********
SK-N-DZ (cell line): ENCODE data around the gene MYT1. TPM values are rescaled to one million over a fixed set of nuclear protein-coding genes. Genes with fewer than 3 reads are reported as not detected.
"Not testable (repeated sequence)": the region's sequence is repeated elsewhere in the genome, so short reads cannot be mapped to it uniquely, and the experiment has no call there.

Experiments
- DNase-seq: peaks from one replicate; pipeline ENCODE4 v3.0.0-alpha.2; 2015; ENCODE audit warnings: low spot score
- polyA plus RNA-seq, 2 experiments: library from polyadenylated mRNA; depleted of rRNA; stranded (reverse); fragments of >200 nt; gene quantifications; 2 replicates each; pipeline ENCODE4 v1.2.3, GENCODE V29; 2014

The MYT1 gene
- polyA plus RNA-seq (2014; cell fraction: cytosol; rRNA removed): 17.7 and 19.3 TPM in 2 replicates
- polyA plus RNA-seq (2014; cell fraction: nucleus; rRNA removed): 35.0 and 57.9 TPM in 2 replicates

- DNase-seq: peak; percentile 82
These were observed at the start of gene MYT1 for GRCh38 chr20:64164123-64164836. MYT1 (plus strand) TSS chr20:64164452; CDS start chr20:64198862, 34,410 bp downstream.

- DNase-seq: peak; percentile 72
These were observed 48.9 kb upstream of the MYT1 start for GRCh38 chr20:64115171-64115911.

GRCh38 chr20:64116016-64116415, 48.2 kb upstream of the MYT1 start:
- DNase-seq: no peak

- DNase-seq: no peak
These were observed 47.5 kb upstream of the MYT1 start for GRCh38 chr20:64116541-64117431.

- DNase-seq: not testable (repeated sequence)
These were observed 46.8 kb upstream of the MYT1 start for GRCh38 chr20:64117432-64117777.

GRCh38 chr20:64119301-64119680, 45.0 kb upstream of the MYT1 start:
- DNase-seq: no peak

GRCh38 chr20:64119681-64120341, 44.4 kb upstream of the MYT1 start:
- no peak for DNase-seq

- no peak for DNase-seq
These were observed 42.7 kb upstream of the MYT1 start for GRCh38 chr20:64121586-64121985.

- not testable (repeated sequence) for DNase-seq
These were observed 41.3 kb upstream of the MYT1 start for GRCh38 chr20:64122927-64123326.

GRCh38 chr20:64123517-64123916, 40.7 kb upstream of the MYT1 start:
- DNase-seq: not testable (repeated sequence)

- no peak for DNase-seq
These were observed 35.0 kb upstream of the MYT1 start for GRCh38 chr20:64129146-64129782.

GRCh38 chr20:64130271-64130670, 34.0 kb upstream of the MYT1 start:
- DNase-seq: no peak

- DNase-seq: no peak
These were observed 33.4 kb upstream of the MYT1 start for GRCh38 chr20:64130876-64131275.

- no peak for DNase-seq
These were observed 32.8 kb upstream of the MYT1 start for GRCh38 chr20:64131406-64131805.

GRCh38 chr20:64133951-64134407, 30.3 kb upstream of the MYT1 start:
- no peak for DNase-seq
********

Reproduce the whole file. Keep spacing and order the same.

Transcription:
SK-N-DZ (cell line): ENCODE data around the gene MYT1. TPM values are rescaled to one million over a fixed set of nuclear protein-coding genes. Genes with fewer than 3 reads are reported as not detected.
"Not testable (repeated sequence)": the region's sequence is repeated elsewhere in the genome, so short reads cannot be mapped to it uniquely, and the experiment has no call there.

Experiments
- DNase-seq: peaks from one replicate; pipeline ENCODE4 v3.0.0-alpha.2; 2015; ENCODE audit warnings: low spot score
- polyA plus RNA-seq, 2 experiments: library from polyadenylated mRNA; depleted of rRNA; stranded (reverse); fragments of >200 nt; gene quantifications; 2 replicates each; pipeline ENCODE4 v1.2.3, GENCODE V29; 2014

The MYT1 gene
- polyA plus RNA-seq (2014; cell fraction: cytosol; rRNA removed): 17.7 and 19.3 TPM in 2 replicates
- polyA plus RNA-seq (2014; cell fraction: nucleus; rRNA removed): 35.0 and 57.9 TPM in 2 replicates

- DNase-seq: peak; percentile 82
These were observed at the start of gene MYT1 for GRCh38 chr20:64164123-64164836. MYT1 (plus strand) TSS chr20:64164452; CDS start chr20:64198862, 34,410 bp downstream.

- DNase-seq: peak; percentile 72
These were observed 48.9 kb upstream of the MYT1 start for GRCh38 chr20:64115171-64115911.

GRCh38 chr20:64116016-64116415, 48.2 kb upstream of the MYT1 start:
- DNase-seq: no peak

- DNase-seq: no peak
These were observed 47.5 kb upstream of the MYT1 start for GRCh38 chr20:64116541-64117431.

- DNase-seq: not testable (repeated sequence)
These were observed 46.8 kb upstream of the MYT1 start for GRCh38 chr20:64117432-64117777.

GRCh38 chr20:64119301-64119680, 45.0 kb upstream of the MYT1 start:
- DNase-seq: no peak

GRCh38 chr20:64119681-64120341, 44.4 kb upstream of the MYT1 start:
- no peak for DNase-seq

- no peak for DNase-seq
These were observed 42.7 kb upstream of the MYT1 start for GRCh38 chr20:64121586-64121985.

- not testable (repeated sequence) for DNase-seq
These were observed 41.3 kb upstream of the MYT1 start for GRCh38 chr20:64122927-64123326.

GRCh38 chr20:64123517-64123916, 40.7 kb upstream of the MYT1 start:
- DNase-seq: not testable (repeated sequence)

- no peak for DNase-seq
These were observed 35.0 kb upstream of the MYT1 start for GRCh38 chr20:64129146-64129782.

GRCh38 chr20:64130271-64130670, 34.0 kb upstream of the MYT1 start:
- DNase-seq: no peak

- DNase-seq: no peak
These were observed 33.4 kb upstream of the MYT1 start for GRCh38 chr20:64130876-64131275.

- no peak for DNase-seq
These were observed 32.8 kb upstream of the MYT1 start for GRCh38 chr20:64131406-64131805.

GRCh38 chr20:64133951-64134407, 30.3 kb upstream of the MYT1 start:
- no peak for DNase-seq